Limerick councillor urged to make full retraction of ‘shot in head’ comments

Labour Party Councillor Conor Sheehan

“LANGUAGE seeking to incite violence in the Council chamber is completely inappropriate, irrespective of the context, and is not appropriate for any member of the Council.”

That’s according to Labour Party councillor Conor Sheehan, speaking this week in relation to comments made by Fianna Fáil councillor and Cathaoirleach of the Metropolitan District, Azad Talukder, at last week’s full meeting of the local authority.

Condemning the shocking scenes in the capital on November 23, after a knife attack on three children and a crèche worker outside a school in Dublin’s inner city and the riots that ensued, Cllr Talukder expressed strong views.

“I strongly believe that this is not the face of Ireland. This is just some criminals looting the shops. I don’t think they follow any ideological purpose. They come to the streets and just rob. They should get punishment,” he said.

“Not even an animal does this kind of thing. It is very shameful and they should get public punishment.

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“I’d like to see them shot in the head or bring the public in and beat them until they die,” he told council members.

City North representative Cllr Conor Sheehan, who called for the comments to be withdrawn at the time, now believes a full retraction is needed at next Monday’s Metropolitan District meeting.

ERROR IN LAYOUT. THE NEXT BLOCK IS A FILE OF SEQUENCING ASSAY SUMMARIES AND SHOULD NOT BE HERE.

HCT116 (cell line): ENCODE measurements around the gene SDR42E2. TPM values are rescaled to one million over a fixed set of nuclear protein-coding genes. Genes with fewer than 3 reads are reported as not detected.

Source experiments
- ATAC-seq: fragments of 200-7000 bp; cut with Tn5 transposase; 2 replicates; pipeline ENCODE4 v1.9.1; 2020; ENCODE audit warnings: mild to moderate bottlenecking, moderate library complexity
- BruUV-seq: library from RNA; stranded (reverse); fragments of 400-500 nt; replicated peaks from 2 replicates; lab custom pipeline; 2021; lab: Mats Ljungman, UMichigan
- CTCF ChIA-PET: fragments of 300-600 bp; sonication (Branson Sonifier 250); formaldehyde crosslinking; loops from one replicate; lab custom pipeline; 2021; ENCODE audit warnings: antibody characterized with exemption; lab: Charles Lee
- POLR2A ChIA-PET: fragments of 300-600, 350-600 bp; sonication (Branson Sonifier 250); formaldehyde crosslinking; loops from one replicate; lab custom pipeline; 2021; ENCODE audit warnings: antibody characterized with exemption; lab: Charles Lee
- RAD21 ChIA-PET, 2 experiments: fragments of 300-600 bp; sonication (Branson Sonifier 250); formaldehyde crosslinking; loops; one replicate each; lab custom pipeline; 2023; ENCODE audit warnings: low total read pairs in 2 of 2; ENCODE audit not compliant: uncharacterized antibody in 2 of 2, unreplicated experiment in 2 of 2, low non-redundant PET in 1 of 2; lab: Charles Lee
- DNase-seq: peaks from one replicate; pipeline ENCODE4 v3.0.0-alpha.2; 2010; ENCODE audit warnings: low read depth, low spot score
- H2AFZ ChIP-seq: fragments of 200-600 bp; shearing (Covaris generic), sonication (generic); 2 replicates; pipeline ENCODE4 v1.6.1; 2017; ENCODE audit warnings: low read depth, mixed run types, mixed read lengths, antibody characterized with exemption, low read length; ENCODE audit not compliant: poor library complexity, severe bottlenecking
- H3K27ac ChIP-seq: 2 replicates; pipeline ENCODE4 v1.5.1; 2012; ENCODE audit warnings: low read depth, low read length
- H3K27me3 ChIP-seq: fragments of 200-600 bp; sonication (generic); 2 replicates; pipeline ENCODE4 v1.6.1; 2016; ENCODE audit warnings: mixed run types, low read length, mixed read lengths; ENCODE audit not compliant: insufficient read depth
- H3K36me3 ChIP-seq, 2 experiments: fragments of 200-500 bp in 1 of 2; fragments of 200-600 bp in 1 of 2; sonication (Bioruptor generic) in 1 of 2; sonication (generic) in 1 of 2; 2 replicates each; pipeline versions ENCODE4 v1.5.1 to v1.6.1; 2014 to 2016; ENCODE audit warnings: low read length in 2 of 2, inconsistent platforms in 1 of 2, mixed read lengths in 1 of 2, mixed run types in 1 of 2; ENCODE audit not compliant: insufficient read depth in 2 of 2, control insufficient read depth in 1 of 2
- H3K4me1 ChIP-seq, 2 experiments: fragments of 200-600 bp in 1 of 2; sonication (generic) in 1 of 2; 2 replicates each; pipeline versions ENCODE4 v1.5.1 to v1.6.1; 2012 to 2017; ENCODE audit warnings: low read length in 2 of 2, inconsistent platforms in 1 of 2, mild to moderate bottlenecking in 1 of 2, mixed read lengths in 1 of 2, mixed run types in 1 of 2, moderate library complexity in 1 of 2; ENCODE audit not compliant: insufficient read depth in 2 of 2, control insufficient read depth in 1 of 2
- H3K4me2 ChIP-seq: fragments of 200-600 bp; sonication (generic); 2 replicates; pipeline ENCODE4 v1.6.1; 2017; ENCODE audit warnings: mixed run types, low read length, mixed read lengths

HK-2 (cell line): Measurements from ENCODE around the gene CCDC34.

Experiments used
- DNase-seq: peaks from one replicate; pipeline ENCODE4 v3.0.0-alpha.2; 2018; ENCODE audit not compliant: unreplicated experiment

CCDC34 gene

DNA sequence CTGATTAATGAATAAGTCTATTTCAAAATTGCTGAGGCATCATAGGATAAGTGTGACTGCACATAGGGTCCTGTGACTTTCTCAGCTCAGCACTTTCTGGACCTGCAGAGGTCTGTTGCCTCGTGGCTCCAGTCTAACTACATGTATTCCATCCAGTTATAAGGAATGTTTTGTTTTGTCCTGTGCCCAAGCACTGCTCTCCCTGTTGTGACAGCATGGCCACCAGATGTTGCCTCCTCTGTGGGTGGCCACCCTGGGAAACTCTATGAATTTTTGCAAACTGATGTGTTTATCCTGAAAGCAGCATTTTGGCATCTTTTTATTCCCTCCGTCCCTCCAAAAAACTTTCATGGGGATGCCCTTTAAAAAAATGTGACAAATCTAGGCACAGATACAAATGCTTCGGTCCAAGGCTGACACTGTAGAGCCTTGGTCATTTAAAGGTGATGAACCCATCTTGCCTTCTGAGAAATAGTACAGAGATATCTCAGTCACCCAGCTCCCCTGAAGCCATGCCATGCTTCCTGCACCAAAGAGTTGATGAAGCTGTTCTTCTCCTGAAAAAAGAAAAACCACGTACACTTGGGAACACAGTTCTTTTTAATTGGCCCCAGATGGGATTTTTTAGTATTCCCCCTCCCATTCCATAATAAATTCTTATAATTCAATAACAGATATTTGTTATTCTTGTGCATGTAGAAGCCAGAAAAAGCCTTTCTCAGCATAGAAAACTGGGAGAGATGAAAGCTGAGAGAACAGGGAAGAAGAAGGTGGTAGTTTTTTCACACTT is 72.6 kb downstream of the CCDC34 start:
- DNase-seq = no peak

“As councillors, we have a responsibility to be tempered and measured in the language we use,” Cllr Sheehan told the Limerick Post.

“The terrible situation and violence we saw in Dublin last Thursday was horrific and, as councillors, we have a responsibility to seek to calm and not worsen the situation.

“The language used in relation to shooting is conduct unbecoming from any member of Limerick City and County Council, not to mind a member in a position of leadership such as Cathaoirleach.

“We need to see a full retraction of the comments and statement from the Cathaoirleach at the next Metropolitan meeting and an assurance that he will not use this type of language going forward. This whole saga has been an embarrassment for the local authority and not something I want to be associated with.

“Using this type of language only serves to distract attention from the victims at the centre of this attack. Language matters in politics and these words were dreadful, unacceptable, and beyond the pale. Things are tense enough at present without this sort of unnecessary nonsense,” he insisted.

Cllr Talukder took to social media last week to apologise for his remarks, posting on Facebook: “I would like to wholeheartedly, and unreservedly apologise to everyone for the statement made by me in the council meeting last Monday. I was very emotional and traumatised when I heard someone had stabbed a five-year-old child and was reacting to that and I misspoke. I did not mean to refer to the rioters but was speaking about someone who could stab a child. Even at that, I had difficulty expressing myself properly through English. As an elected councillor I should not have used the language I did, I should have been more careful with my words, and I am truly sorry.

“As my party headquarters has said, such use of words is totally unacceptable. I have apologised to party headquarters, and I apologise to the public. I understand that the party’s rules and procedures committee will be looking at this and I will of course fully engage and comply with the committee. I have much respect for the country and the council, and my apology is heartfelt.”